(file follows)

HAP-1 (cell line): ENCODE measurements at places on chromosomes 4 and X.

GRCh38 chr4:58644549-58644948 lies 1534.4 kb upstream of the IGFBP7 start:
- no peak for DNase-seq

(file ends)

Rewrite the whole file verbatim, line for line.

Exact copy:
HAP-1 (cell line): ENCODE measurements at places on chromosomes 4 and X.

GRCh38 chr4:58644549-58644948 lies 1534.4 kb upstream of the IGFBP7 start:
- no peak for DNase-seq